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'Black genocide'

Abortion | Protesters want the NAACP to speak up on the slaughter of unborn African-Americans

Issue: "NextGen worship," July 26, 2008

If someone wiped out the entire African-American population in Oakland, Atlanta, and Washington, D.C., the number still wouldn't equal the number of black babies lost to abortion in one year: 683,294. According to the Allan Guttmacher Institute, African-American women are nearly five times more likely than non-Hispanic white women to have an abortion. According to the Centers for Disease Control and Prevention, almost one in every two African-American pregnancies ends in abortion.

These are facts, say pro-life blacks, that the NAACP can't afford to ignore. On July 14, the pro-lifers-including Alveda King (niece of Martin Luther King Jr.) and Clenard Childress of Life Education and Research Network-picketed the NAACP's 99th Annual Convention to address what Childress calls "black genocide." King said of Planned Parenthood, "It has led the way in eliminating African-Americans to the point where one quarter of the black population is now missing because of abortion. Planned Parenthood is anti-life and we are here to say enough is enough!"

Childress said the group was protesting the censorship of a pro-life resolution from the NAACP chapter in Macon, Ga. In February 2004, the NAACP made a statement endorsing the pro-abortion March Against Fear. In 2004 and 2007, the Macon chapter proposed a pro-life resolution calling on the NAACP to abandon its pro-abortion language and start educating the black community on the issue.

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The NAACP now says it has no official policy on abortion, but the national resolution committee has rejected the resolution so the NAACP has never read it on the convention floor or discussed it. Childress said pro-lifers only want to discuss the resolution and present the facts: "It would be gross negligence not to address the issue."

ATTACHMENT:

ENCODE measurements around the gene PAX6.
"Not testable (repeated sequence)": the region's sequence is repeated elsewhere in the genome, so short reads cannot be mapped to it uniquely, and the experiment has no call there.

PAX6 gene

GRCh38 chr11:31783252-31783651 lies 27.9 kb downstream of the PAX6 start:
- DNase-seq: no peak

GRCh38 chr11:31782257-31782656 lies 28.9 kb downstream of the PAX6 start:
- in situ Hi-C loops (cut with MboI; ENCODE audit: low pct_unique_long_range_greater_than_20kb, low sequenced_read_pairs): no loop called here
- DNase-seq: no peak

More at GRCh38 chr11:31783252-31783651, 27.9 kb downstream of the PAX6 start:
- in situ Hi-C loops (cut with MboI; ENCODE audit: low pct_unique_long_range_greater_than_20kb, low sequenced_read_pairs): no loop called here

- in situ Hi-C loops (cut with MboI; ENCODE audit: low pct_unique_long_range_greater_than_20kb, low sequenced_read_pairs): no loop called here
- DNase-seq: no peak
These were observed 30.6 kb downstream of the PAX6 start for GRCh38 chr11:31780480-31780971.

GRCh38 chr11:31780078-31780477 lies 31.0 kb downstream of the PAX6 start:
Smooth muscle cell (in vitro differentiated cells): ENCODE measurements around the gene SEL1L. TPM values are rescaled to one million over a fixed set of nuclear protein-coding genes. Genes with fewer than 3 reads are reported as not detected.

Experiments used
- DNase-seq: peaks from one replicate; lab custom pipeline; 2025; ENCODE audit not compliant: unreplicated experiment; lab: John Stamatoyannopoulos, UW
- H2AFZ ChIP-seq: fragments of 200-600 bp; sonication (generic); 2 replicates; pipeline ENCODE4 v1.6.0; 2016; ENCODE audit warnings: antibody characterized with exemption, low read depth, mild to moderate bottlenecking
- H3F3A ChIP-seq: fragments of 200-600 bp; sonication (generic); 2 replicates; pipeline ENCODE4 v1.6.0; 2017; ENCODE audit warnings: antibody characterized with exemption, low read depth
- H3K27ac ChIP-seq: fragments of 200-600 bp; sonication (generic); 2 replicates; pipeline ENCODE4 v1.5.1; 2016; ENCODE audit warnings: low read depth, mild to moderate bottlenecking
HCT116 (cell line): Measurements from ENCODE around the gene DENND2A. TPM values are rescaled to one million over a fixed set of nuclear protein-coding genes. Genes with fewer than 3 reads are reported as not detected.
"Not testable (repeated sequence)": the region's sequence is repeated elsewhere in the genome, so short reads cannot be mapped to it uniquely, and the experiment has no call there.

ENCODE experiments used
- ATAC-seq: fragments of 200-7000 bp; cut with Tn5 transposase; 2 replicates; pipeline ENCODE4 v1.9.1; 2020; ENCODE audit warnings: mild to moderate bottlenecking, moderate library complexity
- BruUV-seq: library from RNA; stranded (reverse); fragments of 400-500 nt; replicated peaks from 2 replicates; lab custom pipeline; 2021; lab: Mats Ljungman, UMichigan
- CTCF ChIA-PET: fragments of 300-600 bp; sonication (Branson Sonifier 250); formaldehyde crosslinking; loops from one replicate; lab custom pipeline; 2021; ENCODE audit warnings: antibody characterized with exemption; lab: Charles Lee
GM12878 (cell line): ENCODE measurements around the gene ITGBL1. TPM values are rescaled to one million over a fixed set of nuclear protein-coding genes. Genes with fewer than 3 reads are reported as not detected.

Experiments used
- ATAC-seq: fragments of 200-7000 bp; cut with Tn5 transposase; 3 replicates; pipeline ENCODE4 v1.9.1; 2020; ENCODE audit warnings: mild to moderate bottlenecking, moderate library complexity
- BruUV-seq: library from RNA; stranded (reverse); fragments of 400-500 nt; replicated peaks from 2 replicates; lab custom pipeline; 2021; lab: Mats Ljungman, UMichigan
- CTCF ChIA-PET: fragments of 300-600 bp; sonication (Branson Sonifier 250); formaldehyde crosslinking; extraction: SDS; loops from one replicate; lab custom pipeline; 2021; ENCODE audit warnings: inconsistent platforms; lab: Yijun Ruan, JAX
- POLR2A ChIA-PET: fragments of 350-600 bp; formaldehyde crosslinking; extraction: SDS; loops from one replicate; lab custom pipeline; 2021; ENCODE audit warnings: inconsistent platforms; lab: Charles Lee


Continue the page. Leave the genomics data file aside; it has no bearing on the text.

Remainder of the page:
At the NAACP picket, which took place the same day Democratic presidential candidate Barack Obama addressed the gathering in Cincinnati, about 100 people passed out over 10,000 pieces of literature as documentary makers shot film footage. "We had women who were hurt, harmed by abortion-African-American women-there handing out pamphlets," said Childress. The pamphlets gave information on the statistics of abortion in the black community, the alleged racism of Planned Parenthood, and research on the possible link between abortion and breast cancer.

Childress said almost all the NAACP delegates took the information: "Most of them were very shocked at the information, surprised, especially when we invited them to please investigate what we said: 'Don't take our word for it.'"

Walter B. Hoye II, founder and president of Issues4Life, said he has talked to other African-American leaders who respond in the same way when they hear statistics like these: Black women account for 6 percent of the population, but 56 percent of abortions. "First there's denial," said Hoye. "Then there's stunned silence."

Hoye noted that of the five abortion clinics in Alameda, Calif., four are in the heart of Oakland's African-American neighborhoods. He estimated that blacks and Hispanics together account for 88 percent of abortions, and he said this is an opportunity for the NAACP to work with other minorities on reducing abortions.

The NAACP could help first by acknowledging that black abortion is a problem, argued Hoye. Then it could incorporate pro-life principles into the anti-poverty and education programs it already runs. Childress suggested a health forum highlighting the physical and psychological toll abortion takes.

Poverty and lack of education can't be the only cause of black abortion, Hoye pointed out, because blacks have always faced difficult times and have pulled their families together and taken care of their children. He blames a silence in the pulpit: "They're pregnant, they have a problem, and there's absolutely no one to talk to about it."

Hoye said when he does sidewalk counseling at abortion clinics, a woman ignores him on the way into the clinic but comes out crying afterwards: "She's not experiencing the freedom she thought she would." Childress said, "It's up to moral and religious people to go to the streets and to the public square and let the cause and purpose be known in that fashion-peacefully-which is what we did."

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